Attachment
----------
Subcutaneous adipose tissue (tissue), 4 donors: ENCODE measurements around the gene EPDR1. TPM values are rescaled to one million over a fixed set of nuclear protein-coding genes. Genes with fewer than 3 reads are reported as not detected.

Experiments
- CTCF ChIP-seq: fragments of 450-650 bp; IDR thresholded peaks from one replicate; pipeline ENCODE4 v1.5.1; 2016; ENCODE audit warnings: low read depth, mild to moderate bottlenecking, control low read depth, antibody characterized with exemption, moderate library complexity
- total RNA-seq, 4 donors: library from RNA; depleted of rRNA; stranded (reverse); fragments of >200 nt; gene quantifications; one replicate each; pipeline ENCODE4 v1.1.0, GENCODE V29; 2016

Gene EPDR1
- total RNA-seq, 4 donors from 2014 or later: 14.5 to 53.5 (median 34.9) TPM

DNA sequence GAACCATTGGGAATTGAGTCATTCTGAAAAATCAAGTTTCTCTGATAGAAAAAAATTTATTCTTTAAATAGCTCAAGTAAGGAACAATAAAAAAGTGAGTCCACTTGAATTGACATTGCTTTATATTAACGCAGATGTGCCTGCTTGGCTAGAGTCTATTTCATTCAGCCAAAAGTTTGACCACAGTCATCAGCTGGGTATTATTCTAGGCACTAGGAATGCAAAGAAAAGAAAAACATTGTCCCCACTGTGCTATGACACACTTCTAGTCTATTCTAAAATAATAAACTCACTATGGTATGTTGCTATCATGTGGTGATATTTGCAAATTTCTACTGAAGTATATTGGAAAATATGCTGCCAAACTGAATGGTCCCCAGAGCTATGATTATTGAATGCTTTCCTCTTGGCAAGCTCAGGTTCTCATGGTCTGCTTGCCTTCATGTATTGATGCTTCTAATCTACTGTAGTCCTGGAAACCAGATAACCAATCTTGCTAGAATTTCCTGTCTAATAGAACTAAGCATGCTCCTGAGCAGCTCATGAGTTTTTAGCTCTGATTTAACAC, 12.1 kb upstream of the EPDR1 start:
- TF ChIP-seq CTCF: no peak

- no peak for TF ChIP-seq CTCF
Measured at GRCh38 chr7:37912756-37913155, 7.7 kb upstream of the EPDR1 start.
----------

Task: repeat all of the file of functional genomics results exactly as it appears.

Subcutaneous adipose tissue (tissue), 4 donors: ENCODE measurements around the gene EPDR1. TPM values are rescaled to one million over a fixed set of nuclear protein-coding genes. Genes with fewer than 3 reads are reported as not detected.

Experiments
- CTCF ChIP-seq: fragments of 450-650 bp; IDR thresholded peaks from one replicate; pipeline ENCODE4 v1.5.1; 2016; ENCODE audit warnings: low read depth, mild to moderate bottlenecking, control low read depth, antibody characterized with exemption, moderate library complexity
- total RNA-seq, 4 donors: library from RNA; depleted of rRNA; stranded (reverse); fragments of >200 nt; gene quantifications; one replicate each; pipeline ENCODE4 v1.1.0, GENCODE V29; 2016

Gene EPDR1
- total RNA-seq, 4 donors from 2014 or later: 14.5 to 53.5 (median 34.9) TPM

DNA sequence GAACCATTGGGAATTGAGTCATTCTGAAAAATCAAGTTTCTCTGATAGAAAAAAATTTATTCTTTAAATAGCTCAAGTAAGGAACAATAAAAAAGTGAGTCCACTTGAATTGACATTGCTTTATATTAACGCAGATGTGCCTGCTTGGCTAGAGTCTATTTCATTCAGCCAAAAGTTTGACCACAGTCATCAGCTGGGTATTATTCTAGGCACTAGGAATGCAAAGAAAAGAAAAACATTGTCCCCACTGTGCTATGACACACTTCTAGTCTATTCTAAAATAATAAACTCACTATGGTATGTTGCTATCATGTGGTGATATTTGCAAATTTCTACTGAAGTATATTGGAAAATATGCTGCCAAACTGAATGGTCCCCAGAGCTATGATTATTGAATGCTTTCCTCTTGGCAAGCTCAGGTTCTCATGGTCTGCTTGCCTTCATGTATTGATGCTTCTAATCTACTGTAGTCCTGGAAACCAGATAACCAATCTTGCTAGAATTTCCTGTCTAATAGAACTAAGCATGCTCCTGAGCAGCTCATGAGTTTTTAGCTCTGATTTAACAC, 12.1 kb upstream of the EPDR1 start:
- TF ChIP-seq CTCF: no peak

- no peak for TF ChIP-seq CTCF
Measured at GRCh38 chr7:37912756-37913155, 7.7 kb upstream of the EPDR1 start.